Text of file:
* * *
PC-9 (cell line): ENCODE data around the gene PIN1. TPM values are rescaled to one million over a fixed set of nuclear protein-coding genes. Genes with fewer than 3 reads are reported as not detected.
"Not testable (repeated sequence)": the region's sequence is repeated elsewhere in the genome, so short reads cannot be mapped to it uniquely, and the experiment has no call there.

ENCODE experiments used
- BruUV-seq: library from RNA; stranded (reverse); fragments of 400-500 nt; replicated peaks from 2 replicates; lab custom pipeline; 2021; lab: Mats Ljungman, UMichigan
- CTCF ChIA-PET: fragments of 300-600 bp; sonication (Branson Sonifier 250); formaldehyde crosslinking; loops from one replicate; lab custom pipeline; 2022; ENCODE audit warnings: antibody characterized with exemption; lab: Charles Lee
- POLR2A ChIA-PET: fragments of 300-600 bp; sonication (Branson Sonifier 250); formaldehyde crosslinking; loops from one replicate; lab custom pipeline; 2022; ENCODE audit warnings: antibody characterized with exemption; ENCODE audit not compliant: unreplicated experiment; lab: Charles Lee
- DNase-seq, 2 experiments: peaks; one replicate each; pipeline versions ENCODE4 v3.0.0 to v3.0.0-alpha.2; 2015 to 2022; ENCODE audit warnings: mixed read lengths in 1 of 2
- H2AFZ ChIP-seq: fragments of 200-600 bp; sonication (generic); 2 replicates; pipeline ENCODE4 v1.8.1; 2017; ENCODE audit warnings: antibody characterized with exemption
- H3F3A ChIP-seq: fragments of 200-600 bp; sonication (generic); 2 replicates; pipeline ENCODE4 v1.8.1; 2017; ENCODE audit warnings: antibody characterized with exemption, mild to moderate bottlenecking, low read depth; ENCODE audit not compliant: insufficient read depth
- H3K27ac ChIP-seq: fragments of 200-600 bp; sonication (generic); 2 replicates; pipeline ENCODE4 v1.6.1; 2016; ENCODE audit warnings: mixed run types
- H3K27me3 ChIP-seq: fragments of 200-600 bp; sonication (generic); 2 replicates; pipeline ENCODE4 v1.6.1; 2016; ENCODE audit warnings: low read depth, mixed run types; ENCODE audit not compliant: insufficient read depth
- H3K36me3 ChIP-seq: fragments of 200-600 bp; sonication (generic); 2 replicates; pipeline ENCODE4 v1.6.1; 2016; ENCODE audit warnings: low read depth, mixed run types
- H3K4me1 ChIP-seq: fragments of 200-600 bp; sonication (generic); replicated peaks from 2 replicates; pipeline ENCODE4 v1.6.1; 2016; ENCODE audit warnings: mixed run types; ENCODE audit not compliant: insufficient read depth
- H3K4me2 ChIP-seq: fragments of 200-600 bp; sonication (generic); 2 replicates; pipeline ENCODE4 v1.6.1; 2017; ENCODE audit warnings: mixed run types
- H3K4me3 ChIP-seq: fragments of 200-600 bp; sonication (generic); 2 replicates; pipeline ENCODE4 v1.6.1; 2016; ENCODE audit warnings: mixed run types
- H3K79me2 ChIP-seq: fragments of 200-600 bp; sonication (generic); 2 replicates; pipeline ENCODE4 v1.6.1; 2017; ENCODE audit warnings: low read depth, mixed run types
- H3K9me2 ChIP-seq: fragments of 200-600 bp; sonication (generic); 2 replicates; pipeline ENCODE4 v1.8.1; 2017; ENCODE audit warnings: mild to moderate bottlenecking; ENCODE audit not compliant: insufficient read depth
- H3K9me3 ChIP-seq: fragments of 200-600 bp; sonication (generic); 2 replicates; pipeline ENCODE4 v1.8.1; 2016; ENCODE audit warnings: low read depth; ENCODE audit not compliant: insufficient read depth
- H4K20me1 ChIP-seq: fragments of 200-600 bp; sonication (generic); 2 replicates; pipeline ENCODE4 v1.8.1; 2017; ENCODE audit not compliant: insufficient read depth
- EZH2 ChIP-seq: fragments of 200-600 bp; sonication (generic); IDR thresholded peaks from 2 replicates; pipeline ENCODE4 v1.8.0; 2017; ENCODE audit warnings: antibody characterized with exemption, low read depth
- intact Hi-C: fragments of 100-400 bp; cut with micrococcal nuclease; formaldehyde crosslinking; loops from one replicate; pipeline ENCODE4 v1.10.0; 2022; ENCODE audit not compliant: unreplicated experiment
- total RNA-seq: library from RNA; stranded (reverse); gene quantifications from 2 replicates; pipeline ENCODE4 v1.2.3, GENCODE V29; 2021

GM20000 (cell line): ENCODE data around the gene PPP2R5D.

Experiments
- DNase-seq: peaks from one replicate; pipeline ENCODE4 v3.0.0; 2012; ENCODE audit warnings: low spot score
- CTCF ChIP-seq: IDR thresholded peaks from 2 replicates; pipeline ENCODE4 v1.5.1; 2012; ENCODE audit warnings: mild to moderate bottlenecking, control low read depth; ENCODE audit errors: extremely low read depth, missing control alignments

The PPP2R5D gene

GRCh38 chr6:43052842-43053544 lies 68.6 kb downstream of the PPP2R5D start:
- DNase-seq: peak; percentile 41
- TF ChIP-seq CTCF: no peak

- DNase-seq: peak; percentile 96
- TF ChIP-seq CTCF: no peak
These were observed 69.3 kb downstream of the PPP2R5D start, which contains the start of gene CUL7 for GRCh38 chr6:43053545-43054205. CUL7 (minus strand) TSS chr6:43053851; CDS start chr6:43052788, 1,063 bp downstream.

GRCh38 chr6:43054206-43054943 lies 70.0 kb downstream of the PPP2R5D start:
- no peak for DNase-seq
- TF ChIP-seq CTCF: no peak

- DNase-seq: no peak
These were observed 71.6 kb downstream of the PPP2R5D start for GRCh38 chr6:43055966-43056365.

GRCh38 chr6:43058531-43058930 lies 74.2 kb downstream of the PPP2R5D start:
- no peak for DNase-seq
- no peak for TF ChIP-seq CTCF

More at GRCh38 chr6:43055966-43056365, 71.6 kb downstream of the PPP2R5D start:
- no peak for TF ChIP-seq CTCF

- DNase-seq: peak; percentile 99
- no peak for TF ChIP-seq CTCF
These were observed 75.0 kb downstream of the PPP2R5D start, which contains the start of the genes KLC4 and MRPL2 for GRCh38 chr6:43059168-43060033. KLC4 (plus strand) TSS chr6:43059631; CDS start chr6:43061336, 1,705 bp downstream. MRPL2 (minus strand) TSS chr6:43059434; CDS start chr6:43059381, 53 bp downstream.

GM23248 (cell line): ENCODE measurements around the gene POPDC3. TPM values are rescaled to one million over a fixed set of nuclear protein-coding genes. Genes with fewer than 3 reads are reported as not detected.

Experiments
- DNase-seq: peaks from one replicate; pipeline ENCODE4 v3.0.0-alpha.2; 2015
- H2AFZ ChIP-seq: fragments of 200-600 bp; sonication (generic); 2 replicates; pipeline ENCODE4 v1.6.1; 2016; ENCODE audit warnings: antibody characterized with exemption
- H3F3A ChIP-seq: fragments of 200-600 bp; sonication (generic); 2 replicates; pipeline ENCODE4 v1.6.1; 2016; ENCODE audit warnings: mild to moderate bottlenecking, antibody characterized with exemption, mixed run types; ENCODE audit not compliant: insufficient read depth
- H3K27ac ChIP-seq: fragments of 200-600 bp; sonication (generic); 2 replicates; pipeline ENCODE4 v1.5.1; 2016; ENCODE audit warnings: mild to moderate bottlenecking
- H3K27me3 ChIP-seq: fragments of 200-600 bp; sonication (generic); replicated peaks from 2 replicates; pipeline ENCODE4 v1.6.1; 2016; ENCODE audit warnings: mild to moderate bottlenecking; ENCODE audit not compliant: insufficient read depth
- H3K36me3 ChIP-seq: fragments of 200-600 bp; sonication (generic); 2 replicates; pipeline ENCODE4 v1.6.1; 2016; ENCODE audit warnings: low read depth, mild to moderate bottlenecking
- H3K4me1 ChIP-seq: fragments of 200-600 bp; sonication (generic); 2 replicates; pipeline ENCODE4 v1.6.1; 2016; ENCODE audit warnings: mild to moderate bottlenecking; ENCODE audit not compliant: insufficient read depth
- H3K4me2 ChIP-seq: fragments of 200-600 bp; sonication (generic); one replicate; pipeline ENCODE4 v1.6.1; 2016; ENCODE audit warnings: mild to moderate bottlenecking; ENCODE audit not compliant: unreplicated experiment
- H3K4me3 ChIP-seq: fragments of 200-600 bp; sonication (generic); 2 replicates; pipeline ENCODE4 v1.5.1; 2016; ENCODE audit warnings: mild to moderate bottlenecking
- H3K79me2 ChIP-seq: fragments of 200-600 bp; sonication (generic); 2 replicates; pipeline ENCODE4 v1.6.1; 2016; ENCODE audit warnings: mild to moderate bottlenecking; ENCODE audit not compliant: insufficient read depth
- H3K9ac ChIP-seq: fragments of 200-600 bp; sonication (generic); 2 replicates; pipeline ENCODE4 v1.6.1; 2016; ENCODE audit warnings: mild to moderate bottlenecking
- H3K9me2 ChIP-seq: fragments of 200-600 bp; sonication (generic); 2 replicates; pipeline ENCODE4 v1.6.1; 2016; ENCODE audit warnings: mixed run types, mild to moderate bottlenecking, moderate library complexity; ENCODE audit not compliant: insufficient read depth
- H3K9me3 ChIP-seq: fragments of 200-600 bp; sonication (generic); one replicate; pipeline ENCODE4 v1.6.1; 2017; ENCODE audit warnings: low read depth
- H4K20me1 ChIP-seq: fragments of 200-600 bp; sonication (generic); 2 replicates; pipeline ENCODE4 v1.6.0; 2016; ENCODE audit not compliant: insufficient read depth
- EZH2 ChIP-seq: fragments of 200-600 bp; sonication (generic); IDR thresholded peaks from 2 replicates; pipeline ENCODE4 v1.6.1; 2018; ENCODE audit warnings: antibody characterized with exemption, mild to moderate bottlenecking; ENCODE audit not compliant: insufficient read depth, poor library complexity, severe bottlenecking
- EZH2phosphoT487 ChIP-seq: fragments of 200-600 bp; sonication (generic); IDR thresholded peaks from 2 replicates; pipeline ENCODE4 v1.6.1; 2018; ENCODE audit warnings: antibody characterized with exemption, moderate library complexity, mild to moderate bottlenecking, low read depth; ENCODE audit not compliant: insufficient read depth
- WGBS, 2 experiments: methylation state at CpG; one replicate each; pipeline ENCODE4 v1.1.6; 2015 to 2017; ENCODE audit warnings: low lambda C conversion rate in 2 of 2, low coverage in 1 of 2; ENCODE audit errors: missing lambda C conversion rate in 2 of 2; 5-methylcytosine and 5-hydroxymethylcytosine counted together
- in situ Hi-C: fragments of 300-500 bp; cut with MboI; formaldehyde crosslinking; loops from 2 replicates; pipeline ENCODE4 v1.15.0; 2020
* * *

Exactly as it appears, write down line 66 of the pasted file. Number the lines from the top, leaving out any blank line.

- in situ Hi-C: fragments of 300-500 bp; cut with MboI; formaldehyde crosslinking; loops from 2 replicates; pipeline ENCODE4 v1.15.0; 2020